The Stables

The Biochemistry of Itch

Imagine my joy when I arrived to ride my horse last summer and was confronted with this!  I had recently moved him to my sister’s paddock to take advantage of the grass and ample space. Little did I know, all of this came with an unwanted added extra – something he was allergic to.

What caused this?

The cause of skin allergies in horses is often notoriously difficult to pinpoint – it could be dust, mould, pollen, insect bites (especially Culicoides), chemicals, food, material, vaccines or drugs.

Your vet will likely do a physical examination and make an intelligent guess based on the nature and location of the symptoms, your horse’s surroundings, the time of year and various other factors. If you need a more accurate diagnosis, he might do a microscopic evaluation, a serum allergy test or intradermal skin allergy testing.

What is actually happening in your horse’s body to cause this? The immune system works like an army during a foreign invasion. First, it must recognise the ‘intruder’ (aka the antigen, in scientific terms) as being foreign and dangerous. Then, it sends out soldiers to fight off the infection.

One of the ‘soldiers’ sent out by white blood cells is called Immunoglobulin E (IgE). IgE binds onto mast cells, causing them to release stored histamine. Histamine is the signal the ‘army’ is waiting for – it binds to cells, causing them to swell and leak and giving rise to the typical allergy symptoms: redness, swelling, itchiness, discharge, shortness of breath, etc.  The function of these symptoms is to ‘kill’ the ‘intruder’.

This is all very good when there is a threat of infection from a pathogen. But, an allergy is when the ‘army’ makes a mistake and over-reacts by sending out huge amounts of histamine even when the ‘intruder’ is harmless – a dust mite, an insect bite or a component of your horse’s dinner.  Itchiness, scratching, head-shaking, inflammation, breathing difficulty, etc is the result.

How do we fix it?

To fight an allergy, we need to somehow interrupt this chain of events.

Corticosteroids, very commonly prescribed for allergies, especially respiratory ones, works by decreasing inflammation at the genetic level.

Anti-histamines stop the histamine from attaching to the cell by blocking the receptors it binds onto and thereby stopping the allergic reaction.

Both corticosteroids and anti-histamines can have serious side effects, especially if used on a long term basis. Corticosteroids suppress the immune response, weaken bones, contribute to high blood pressure, diabetes and weight gain. Anti-histamines cause drowsiness (although the newer second generation drugs are better) and can contribute to liver damage and (in humans) Alzheimers.

Is there a natural way?

The very best way to treat an allergy is to identify the offending allergen and avoid it.  But often, this is like looking for a needle in a haystack. Expensive intradermal skin tests, where different allergens are injected and responses noted can be done. But even this is not guaranteed to track the offending substance down. The serum allergy test is cheaper and easier, but often inconclusive.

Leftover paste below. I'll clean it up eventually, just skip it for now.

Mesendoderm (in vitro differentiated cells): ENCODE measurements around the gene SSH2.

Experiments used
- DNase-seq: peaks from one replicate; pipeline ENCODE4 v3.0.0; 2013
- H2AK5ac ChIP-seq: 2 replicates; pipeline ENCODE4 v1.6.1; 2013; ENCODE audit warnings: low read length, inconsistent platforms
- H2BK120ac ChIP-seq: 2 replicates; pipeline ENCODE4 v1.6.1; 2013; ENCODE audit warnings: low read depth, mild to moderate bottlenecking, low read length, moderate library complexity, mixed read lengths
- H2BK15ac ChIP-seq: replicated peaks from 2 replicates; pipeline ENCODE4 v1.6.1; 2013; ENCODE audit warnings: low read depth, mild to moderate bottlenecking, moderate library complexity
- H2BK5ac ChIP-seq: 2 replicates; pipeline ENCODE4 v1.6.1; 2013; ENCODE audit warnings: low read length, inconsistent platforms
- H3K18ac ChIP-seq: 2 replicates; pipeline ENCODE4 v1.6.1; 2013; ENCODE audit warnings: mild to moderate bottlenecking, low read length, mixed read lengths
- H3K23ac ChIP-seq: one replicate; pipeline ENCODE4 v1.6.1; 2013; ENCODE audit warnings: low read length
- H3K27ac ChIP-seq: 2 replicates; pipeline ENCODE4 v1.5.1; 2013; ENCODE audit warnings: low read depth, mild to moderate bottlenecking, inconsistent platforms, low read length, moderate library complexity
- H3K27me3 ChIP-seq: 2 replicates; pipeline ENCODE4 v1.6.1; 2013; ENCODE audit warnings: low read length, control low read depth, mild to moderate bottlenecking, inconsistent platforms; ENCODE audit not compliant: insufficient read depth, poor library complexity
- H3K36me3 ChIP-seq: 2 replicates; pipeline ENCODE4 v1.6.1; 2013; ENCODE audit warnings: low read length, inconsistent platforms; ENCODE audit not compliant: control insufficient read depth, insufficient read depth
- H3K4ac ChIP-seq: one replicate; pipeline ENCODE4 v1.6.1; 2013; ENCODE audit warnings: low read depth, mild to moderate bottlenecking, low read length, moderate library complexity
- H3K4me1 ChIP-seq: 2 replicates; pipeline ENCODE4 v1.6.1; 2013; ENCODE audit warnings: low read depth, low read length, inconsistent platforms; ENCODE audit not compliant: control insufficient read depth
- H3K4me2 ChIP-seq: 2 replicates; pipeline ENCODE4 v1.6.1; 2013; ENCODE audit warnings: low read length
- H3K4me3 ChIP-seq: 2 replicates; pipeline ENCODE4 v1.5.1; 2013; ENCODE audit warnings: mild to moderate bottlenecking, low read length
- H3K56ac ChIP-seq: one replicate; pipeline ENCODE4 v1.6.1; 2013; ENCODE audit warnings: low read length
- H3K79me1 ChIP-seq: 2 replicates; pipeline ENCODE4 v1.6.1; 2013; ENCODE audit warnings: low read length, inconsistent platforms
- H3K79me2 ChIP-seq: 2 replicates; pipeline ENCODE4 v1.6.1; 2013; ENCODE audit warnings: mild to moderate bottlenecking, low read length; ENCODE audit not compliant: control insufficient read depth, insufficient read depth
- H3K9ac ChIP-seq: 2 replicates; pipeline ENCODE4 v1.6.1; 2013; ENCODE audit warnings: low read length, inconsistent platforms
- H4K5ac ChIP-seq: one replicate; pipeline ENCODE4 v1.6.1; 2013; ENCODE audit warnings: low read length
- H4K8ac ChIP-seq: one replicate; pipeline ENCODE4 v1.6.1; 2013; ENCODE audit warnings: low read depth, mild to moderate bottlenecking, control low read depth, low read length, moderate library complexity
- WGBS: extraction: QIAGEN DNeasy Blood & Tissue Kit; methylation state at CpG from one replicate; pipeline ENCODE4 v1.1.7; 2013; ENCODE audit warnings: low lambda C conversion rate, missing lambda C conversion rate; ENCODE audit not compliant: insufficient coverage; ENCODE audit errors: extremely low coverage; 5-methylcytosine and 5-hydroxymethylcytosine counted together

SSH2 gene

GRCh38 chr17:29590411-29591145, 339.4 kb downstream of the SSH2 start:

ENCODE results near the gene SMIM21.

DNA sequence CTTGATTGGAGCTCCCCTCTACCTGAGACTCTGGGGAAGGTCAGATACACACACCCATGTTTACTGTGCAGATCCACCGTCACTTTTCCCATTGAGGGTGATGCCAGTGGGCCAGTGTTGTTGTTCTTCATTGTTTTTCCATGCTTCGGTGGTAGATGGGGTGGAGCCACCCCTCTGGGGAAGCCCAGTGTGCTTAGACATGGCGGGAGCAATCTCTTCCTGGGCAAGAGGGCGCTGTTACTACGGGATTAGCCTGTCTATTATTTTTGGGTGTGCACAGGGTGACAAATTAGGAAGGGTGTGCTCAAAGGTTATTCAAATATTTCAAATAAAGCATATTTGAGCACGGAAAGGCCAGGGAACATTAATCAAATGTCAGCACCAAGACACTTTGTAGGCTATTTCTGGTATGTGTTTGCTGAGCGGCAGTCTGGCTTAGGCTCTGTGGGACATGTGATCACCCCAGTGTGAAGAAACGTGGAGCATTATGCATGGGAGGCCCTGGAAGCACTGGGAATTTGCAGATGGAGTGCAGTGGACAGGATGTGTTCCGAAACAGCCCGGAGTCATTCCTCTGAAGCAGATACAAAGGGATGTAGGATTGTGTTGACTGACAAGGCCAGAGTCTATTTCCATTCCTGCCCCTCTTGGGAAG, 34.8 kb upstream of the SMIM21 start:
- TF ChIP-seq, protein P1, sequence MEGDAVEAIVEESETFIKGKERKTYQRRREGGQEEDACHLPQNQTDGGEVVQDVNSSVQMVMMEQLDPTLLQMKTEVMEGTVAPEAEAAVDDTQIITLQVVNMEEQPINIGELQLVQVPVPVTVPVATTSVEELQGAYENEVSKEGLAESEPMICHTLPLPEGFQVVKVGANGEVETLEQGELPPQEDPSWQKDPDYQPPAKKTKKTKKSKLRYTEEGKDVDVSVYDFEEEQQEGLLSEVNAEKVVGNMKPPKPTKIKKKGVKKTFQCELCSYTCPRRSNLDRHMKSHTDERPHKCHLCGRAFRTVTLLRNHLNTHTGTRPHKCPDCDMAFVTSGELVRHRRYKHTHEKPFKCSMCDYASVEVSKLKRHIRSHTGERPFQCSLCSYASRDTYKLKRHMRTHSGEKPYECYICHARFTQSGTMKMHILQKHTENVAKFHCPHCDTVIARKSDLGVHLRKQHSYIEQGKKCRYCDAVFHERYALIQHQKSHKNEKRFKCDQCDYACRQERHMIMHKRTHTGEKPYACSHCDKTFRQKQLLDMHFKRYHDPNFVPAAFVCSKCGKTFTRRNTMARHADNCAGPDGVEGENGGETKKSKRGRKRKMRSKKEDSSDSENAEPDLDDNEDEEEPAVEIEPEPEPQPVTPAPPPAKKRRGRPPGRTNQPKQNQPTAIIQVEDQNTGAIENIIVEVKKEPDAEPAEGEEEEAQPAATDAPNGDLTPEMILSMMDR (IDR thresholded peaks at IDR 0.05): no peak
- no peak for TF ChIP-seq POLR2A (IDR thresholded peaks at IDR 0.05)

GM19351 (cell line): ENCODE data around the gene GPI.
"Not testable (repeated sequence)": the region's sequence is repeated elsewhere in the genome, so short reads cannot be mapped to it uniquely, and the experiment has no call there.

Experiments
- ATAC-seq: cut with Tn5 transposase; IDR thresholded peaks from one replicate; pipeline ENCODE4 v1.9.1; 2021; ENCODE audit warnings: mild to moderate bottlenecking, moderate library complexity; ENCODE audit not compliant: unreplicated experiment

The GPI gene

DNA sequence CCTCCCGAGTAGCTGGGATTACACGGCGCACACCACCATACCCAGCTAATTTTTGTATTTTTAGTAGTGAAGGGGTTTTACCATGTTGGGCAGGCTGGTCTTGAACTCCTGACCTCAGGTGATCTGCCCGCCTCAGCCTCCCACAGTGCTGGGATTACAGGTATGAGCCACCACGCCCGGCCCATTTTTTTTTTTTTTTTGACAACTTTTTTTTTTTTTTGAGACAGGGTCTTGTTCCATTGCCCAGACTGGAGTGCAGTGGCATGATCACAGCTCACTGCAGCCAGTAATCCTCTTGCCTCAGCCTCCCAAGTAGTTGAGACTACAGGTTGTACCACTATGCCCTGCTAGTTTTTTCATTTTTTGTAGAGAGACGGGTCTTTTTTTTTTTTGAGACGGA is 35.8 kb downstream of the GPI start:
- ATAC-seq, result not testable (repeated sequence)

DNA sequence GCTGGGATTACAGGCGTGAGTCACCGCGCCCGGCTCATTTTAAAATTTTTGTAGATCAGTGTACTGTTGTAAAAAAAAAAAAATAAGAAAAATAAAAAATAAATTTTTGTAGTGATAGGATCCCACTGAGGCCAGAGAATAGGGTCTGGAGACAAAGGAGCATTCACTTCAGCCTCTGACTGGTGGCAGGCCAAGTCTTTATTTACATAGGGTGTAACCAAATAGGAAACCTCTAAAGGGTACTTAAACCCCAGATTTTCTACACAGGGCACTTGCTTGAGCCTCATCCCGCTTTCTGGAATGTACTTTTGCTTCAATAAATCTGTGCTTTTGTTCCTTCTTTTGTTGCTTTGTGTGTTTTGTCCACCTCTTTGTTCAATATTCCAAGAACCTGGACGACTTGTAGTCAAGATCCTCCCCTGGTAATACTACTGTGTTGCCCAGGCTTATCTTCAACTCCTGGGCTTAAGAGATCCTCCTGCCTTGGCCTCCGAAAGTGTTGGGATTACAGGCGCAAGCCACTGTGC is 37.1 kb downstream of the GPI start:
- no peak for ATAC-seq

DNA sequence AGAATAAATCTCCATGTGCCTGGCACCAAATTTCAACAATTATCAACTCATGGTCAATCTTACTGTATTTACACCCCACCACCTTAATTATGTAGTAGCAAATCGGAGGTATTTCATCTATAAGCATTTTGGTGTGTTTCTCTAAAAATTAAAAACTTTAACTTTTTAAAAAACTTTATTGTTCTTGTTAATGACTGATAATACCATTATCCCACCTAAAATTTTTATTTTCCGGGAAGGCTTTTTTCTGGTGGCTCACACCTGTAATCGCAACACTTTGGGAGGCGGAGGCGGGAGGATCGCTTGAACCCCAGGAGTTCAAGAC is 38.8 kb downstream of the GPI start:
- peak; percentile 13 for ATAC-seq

Let me tell you the herbs and nutrients I used on my horse last summer, which completely stopped the allergic reaction in three days.


A deficiency in Magnesium often results in a tendency towards developing allergic reactions. And, in respiratory allergies, Magnesium relaxes the muscles around the constricted airway.


Supervet, Dr Kellon, found Spirulina (Blue Green Algae) to be very effective in reducing the immune response in horses, especially in Sweet Itch.

Ascorbic acid

Vitamin C acts to decrease the production of histamine.


This South African tea contains a potent anti-oxidant called Aspalathin and in humans, has been found to have anti-allergic benefits.


Zinc helps to break down histamine.


Copper is an essential component of the super-anti-oxidant, enzyme, Superoxide Dismutase (SOD).


Otherwise known as the ‘botanical with a brain’, acts as an immune modulator – this means it decreases immune response in allergies and increases immune response in infections.


These are naturally occurring molecules in many plants. They act as mast cell stabilisers and stop the mast cells from releasing their load of histamine.

This mixture of herbs, vitamins, and minerals was able to get rid of Cas’s skin allergy in three days. Then I reduced the dose to about a quarter of the original dose and he was fine for the rest of his stay.

If you can’t pinpoint the exact cause of your horse’s allergy – whether it be a skin allergy or a respiratory allergy or some mixture of both, I strongly recommend using a natural remedy like one or all of the above, in small doses. It fixes the problem with zero side effects.

by Beryl Shuttleworth (BSc Hons Biochem, BSc Biochem/Zoology, Pr. Nat. Sci.) from The Herbal Horse

Precautions: This article is an advisory post only. Although herbal treatments are widely known for its safety if used correctly, there are a few factors to consider.  If you are giving any other type of drug or medication to your horse, please check with your vet to make sure it is still safe to administer herbal supplements. Any herbal supplements you administer is at your own risk.